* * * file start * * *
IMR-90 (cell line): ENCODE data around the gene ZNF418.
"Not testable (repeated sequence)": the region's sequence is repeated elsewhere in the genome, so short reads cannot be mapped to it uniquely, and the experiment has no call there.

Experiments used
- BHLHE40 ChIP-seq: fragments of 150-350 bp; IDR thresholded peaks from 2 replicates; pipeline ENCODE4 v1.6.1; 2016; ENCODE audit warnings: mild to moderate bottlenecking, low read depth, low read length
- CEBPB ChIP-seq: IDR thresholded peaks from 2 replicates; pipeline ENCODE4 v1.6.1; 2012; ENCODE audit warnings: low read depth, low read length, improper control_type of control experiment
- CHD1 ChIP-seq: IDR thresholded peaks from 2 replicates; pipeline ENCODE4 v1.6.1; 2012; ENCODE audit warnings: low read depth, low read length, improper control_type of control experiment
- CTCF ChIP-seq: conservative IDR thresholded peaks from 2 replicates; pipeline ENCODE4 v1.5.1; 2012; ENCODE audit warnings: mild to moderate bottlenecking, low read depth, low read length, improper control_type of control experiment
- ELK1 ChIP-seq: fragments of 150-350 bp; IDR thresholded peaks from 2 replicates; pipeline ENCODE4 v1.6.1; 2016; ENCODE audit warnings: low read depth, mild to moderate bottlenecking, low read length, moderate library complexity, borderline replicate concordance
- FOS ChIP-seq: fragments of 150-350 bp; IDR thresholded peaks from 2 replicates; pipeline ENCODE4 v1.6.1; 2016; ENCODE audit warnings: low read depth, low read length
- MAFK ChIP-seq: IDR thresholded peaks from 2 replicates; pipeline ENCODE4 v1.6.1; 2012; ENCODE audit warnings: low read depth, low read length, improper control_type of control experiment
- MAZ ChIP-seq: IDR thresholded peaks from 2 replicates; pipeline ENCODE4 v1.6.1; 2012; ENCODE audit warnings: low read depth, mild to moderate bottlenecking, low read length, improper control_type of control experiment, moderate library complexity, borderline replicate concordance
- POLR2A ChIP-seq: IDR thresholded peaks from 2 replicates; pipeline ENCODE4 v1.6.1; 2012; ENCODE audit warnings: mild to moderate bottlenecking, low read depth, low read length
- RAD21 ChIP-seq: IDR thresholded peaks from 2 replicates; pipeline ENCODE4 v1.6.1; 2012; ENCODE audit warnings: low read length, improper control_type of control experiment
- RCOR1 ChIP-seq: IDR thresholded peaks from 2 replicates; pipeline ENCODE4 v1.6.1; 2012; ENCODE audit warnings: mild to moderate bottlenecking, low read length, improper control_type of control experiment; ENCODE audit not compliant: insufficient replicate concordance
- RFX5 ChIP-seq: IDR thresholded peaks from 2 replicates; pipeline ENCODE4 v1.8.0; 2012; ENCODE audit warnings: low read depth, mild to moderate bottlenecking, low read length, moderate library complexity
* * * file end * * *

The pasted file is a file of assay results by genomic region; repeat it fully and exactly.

IMR-90 (cell line): ENCODE data around the gene ZNF418.
"Not testable (repeated sequence)": the region's sequence is repeated elsewhere in the genome, so short reads cannot be mapped to it uniquely, and the experiment has no call there.

Experiments used
- BHLHE40 ChIP-seq: fragments of 150-350 bp; IDR thresholded peaks from 2 replicates; pipeline ENCODE4 v1.6.1; 2016; ENCODE audit warnings: mild to moderate bottlenecking, low read depth, low read length
- CEBPB ChIP-seq: IDR thresholded peaks from 2 replicates; pipeline ENCODE4 v1.6.1; 2012; ENCODE audit warnings: low read depth, low read length, improper control_type of control experiment
- CHD1 ChIP-seq: IDR thresholded peaks from 2 replicates; pipeline ENCODE4 v1.6.1; 2012; ENCODE audit warnings: low read depth, low read length, improper control_type of control experiment
- CTCF ChIP-seq: conservative IDR thresholded peaks from 2 replicates; pipeline ENCODE4 v1.5.1; 2012; ENCODE audit warnings: mild to moderate bottlenecking, low read depth, low read length, improper control_type of control experiment
- ELK1 ChIP-seq: fragments of 150-350 bp; IDR thresholded peaks from 2 replicates; pipeline ENCODE4 v1.6.1; 2016; ENCODE audit warnings: low read depth, mild to moderate bottlenecking, low read length, moderate library complexity, borderline replicate concordance
- FOS ChIP-seq: fragments of 150-350 bp; IDR thresholded peaks from 2 replicates; pipeline ENCODE4 v1.6.1; 2016; ENCODE audit warnings: low read depth, low read length
- MAFK ChIP-seq: IDR thresholded peaks from 2 replicates; pipeline ENCODE4 v1.6.1; 2012; ENCODE audit warnings: low read depth, low read length, improper control_type of control experiment
- MAZ ChIP-seq: IDR thresholded peaks from 2 replicates; pipeline ENCODE4 v1.6.1; 2012; ENCODE audit warnings: low read depth, mild to moderate bottlenecking, low read length, improper control_type of control experiment, moderate library complexity, borderline replicate concordance
- POLR2A ChIP-seq: IDR thresholded peaks from 2 replicates; pipeline ENCODE4 v1.6.1; 2012; ENCODE audit warnings: mild to moderate bottlenecking, low read depth, low read length
- RAD21 ChIP-seq: IDR thresholded peaks from 2 replicates; pipeline ENCODE4 v1.6.1; 2012; ENCODE audit warnings: low read length, improper control_type of control experiment
- RCOR1 ChIP-seq: IDR thresholded peaks from 2 replicates; pipeline ENCODE4 v1.6.1; 2012; ENCODE audit warnings: mild to moderate bottlenecking, low read length, improper control_type of control experiment; ENCODE audit not compliant: insufficient replicate concordance
- RFX5 ChIP-seq: IDR thresholded peaks from 2 replicates; pipeline ENCODE4 v1.8.0; 2012; ENCODE audit warnings: low read depth, mild to moderate bottlenecking, low read length, moderate library complexity